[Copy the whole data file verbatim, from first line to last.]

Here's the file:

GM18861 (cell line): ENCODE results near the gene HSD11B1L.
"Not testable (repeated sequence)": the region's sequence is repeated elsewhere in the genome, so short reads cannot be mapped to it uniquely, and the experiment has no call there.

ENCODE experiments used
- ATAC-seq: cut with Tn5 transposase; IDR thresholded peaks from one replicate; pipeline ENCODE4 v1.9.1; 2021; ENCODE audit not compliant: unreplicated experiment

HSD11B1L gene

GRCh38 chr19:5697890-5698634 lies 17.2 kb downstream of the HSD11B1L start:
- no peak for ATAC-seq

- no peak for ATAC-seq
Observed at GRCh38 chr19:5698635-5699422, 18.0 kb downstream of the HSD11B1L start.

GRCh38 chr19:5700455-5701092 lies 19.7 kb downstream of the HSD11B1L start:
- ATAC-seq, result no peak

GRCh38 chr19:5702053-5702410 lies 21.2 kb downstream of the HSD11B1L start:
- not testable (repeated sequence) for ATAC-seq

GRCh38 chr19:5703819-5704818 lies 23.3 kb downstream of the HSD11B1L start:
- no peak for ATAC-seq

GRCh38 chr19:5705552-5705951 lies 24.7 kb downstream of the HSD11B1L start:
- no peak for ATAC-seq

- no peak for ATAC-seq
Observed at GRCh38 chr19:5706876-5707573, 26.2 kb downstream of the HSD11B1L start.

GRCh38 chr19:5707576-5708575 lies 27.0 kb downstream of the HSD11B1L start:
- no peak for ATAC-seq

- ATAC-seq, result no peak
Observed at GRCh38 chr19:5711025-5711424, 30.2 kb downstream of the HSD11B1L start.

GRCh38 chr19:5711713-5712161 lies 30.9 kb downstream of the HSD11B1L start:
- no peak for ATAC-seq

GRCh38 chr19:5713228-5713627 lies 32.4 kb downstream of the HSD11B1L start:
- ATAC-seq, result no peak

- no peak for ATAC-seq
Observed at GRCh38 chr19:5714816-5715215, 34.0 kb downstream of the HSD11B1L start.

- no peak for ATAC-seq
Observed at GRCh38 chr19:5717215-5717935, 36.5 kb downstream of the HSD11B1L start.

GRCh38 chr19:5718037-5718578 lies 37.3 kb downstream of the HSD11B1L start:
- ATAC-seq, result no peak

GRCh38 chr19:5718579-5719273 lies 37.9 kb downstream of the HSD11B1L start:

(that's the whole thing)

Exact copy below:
GM18861 (cell line): ENCODE results near the gene HSD11B1L.
"Not testable (repeated sequence)": the region's sequence is repeated elsewhere in the genome, so short reads cannot be mapped to it uniquely, and the experiment has no call there.

ENCODE experiments used
- ATAC-seq: cut with Tn5 transposase; IDR thresholded peaks from one replicate; pipeline ENCODE4 v1.9.1; 2021; ENCODE audit not compliant: unreplicated experiment

HSD11B1L gene

GRCh38 chr19:5697890-5698634 lies 17.2 kb downstream of the HSD11B1L start:
- no peak for ATAC-seq

- no peak for ATAC-seq
Observed at GRCh38 chr19:5698635-5699422, 18.0 kb downstream of the HSD11B1L start.

GRCh38 chr19:5700455-5701092 lies 19.7 kb downstream of the HSD11B1L start:
- ATAC-seq, result no peak

GRCh38 chr19:5702053-5702410 lies 21.2 kb downstream of the HSD11B1L start:
- not testable (repeated sequence) for ATAC-seq

GRCh38 chr19:5703819-5704818 lies 23.3 kb downstream of the HSD11B1L start:
- no peak for ATAC-seq

GRCh38 chr19:5705552-5705951 lies 24.7 kb downstream of the HSD11B1L start:
- no peak for ATAC-seq

- no peak for ATAC-seq
Observed at GRCh38 chr19:5706876-5707573, 26.2 kb downstream of the HSD11B1L start.

GRCh38 chr19:5707576-5708575 lies 27.0 kb downstream of the HSD11B1L start:
- no peak for ATAC-seq

- ATAC-seq, result no peak
Observed at GRCh38 chr19:5711025-5711424, 30.2 kb downstream of the HSD11B1L start.

GRCh38 chr19:5711713-5712161 lies 30.9 kb downstream of the HSD11B1L start:
- no peak for ATAC-seq

GRCh38 chr19:5713228-5713627 lies 32.4 kb downstream of the HSD11B1L start:
- ATAC-seq, result no peak

- no peak for ATAC-seq
Observed at GRCh38 chr19:5714816-5715215, 34.0 kb downstream of the HSD11B1L start.

- no peak for ATAC-seq
Observed at GRCh38 chr19:5717215-5717935, 36.5 kb downstream of the HSD11B1L start.

GRCh38 chr19:5718037-5718578 lies 37.3 kb downstream of the HSD11B1L start:
- ATAC-seq, result no peak

GRCh38 chr19:5718579-5719273 lies 37.9 kb downstream of the HSD11B1L start: